Wednesday, June 30, 2010
Liar Liar - A Review
Disclaimer: A copy of this book was provided by Poisoned Pen Press with the assistance of Net Galley for review. The views expressed here are honest and are in no way influenced by the publishers.
Private Investigator Cat DeLuca and her Pants on Fire Detective Agency have a reputation for catching cheaters. It’s a skill Cat mastered when married to her run-around ex, Johnnie Ricco. Armed with a camera, Cat scales balconies, dangles from hotel windows, and splashes the bare facts on 8X10 glossies. They tend to sweeten her clients’ divorce settlements.
Life takes a strange turn when a reporter for the Chicago Tribune (Rita Polansky) masquerades as a client with a liar-liar husband. Rita retains Cat to follow Chance Savino, a steamy guy with a pocketful of smuggled diamonds. The detective is hot on his heels when an exploding building hurls her out of her sling-backs and into the hospital. The FBI claims Savino was killed in the fireworks but Cat isn’t buying it. She escapes the hospital determined to find out.
When her client fails to show for a scheduled meeting, Cat finds her at home with a knife in her chest. She learns the reporter was researching a ball-buster story involving a gangster, gun smuggling, and a pocketful of diamonds. Cat discovers two clues in Rita’s apartment; Starburst candy wrappers and Chance Savino rummaging through her drawers.
Meanwhile, no one believes Chance is alive, everyone thinks Cat’s crazy, and Cat makes a murderer’s “must kill” list. A botched attempt puts ex husband, Johnnie Ricco on the short list of suspects. Can Cat solve this case before it is too late?
In case you find the title of this book oddly familiar it’s because it was modeled from a popular childhood rhyme “Liar Liar, pants on fire”. The rhyme serves as the title of Cat DeLuna’s Private Investigation firm where she catches lying and cheating husbands. The nature of Cat’s job, her crazy family and K.J’s writing makes this story a really funny and whimsical read.
Some of the more outstanding themes in the book were arguably sexism in the police and investigative fields and also the relevance of Private Investigators. Incidentally both themes were correlated throughout the book. I thought that the story was in some way or the other, taking a jab at sexism in the police and investigative services. There were many instances throughout the story where Cat was reflected by the other characters as not being cut out for her job, not knowing how to do her job properly and more so that the job was just too dangerous for her. Additionally, no one thought that Cat had a real job even though she owned the investigative firm. Throughout the story her relatives were constantly trying to get her to switch jobs and become a dispatcher. On top of that her job as a private investigator was demoralized by others who described her as a pervert taking dirty photos of other people.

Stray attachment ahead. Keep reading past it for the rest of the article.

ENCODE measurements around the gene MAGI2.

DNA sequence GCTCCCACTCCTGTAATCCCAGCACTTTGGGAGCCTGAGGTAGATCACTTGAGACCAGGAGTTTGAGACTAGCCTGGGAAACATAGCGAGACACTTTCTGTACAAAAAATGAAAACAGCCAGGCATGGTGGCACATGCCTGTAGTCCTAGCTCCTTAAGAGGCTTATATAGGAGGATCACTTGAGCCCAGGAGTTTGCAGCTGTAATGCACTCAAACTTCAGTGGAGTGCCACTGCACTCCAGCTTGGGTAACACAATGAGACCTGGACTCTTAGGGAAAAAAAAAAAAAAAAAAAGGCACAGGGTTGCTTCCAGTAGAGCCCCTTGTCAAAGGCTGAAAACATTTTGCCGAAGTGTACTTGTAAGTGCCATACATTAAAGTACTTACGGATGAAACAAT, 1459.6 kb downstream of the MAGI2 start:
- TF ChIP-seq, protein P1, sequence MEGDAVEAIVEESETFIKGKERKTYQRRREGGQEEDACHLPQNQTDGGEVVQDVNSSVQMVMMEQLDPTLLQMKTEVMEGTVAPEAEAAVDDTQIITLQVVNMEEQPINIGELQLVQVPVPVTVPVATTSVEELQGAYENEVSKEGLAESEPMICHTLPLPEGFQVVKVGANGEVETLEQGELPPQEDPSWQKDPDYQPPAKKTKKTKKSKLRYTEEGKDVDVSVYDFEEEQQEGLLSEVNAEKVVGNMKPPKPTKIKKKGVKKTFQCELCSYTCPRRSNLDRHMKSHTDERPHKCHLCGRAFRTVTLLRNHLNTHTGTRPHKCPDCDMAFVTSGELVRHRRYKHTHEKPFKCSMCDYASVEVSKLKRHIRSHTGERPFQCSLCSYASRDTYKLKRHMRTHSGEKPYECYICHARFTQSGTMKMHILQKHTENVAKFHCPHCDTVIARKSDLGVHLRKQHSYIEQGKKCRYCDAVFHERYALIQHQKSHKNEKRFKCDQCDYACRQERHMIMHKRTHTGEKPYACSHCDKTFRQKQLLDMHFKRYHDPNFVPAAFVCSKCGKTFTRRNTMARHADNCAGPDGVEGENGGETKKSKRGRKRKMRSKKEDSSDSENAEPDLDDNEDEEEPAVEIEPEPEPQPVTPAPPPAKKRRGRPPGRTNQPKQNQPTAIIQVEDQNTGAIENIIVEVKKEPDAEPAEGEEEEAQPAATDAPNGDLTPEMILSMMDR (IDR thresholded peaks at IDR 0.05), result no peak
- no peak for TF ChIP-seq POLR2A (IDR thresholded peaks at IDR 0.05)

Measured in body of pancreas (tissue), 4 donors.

For a suspense mystery, it’s a bit on the obvious side. The clues that are revealed are really simple but Larsen never really brings them together until the very last minute and even then there are some elements of the story that remain a bit unsettled. The ending in my opinion was totally unexpected and it was what elevated the story.
Uncle Joey, though the victim of stereotype, was my favorite character (evidently stereotypes were rampant throughout the entire story). His character was a bit shady but his role in the end of the novel is what gives him the nod for me. It was sheer brilliance and no other character could have pulled it off in fine style the way he could (hope I haven’t spoiled the novel for anyone lol).
Liar Liar is a funny, lite, woman’s murder mystery. It’s worth the try if you can turn a blind eye to the obvious.
Copyright 2011 Bookventures Book Blog. All Rights Reserved. Powered by Blogger.